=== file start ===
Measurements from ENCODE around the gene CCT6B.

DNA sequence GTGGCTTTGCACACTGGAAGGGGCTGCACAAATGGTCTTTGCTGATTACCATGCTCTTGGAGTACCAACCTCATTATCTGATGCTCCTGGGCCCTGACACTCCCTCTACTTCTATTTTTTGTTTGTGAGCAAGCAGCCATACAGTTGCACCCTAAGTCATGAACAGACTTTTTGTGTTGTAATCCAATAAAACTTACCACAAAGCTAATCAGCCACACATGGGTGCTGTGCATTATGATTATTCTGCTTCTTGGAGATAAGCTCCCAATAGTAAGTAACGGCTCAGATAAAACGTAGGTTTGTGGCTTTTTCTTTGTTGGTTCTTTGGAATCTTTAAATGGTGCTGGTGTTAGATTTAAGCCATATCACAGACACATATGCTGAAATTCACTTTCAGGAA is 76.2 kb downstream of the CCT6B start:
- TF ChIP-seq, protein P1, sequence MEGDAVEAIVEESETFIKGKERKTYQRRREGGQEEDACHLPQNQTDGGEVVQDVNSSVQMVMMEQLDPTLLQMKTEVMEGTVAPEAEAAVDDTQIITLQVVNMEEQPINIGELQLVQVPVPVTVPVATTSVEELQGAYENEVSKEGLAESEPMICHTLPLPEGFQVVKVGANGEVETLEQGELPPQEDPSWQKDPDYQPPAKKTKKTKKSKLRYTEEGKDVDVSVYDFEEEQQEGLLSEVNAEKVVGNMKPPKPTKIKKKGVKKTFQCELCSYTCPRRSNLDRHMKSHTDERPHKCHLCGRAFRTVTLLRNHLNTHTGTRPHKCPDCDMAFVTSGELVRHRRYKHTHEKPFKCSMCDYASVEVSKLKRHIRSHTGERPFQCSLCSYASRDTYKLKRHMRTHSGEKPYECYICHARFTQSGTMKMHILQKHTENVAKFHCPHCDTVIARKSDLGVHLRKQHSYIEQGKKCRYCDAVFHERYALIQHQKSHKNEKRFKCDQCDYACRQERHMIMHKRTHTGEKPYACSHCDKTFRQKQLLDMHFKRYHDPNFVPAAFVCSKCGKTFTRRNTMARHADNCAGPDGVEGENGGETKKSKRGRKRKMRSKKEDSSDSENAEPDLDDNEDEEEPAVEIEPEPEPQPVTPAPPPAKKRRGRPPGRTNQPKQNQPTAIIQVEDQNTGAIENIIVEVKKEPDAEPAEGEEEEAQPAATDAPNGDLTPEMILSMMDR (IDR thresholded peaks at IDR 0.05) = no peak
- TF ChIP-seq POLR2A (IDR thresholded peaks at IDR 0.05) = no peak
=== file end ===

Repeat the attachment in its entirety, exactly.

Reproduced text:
Measurements from ENCODE around the gene CCT6B.

DNA sequence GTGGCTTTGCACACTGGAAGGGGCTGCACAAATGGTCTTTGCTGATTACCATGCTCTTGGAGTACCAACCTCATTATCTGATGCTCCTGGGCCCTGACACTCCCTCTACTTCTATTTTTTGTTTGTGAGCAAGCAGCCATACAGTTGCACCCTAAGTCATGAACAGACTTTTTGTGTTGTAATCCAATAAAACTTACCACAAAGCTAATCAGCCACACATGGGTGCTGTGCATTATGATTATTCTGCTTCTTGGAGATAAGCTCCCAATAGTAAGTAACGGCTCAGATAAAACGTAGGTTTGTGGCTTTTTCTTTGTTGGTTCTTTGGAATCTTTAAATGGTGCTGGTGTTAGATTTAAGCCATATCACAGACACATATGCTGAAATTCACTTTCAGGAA is 76.2 kb downstream of the CCT6B start:
- TF ChIP-seq, protein P1, sequence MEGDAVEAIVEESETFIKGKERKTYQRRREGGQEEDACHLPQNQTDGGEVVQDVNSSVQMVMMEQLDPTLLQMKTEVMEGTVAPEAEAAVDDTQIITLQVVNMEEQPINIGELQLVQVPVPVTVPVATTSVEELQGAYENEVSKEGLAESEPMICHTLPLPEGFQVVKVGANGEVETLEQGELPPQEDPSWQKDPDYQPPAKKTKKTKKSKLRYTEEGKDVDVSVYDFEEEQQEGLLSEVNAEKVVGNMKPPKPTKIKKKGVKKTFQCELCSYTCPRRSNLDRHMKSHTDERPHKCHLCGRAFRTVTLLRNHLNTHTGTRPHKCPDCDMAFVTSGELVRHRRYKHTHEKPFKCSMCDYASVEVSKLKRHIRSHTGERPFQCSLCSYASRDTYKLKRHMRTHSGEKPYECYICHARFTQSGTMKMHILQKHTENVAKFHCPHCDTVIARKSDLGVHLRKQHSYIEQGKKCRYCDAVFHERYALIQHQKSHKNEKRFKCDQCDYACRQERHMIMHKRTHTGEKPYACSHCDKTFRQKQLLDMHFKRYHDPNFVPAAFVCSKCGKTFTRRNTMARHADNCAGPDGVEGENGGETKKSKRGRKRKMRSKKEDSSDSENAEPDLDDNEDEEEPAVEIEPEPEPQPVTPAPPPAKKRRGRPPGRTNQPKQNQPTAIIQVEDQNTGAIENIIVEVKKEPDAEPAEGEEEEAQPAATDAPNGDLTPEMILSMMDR (IDR thresholded peaks at IDR 0.05) = no peak
- TF ChIP-seq POLR2A (IDR thresholded peaks at IDR 0.05) = no peak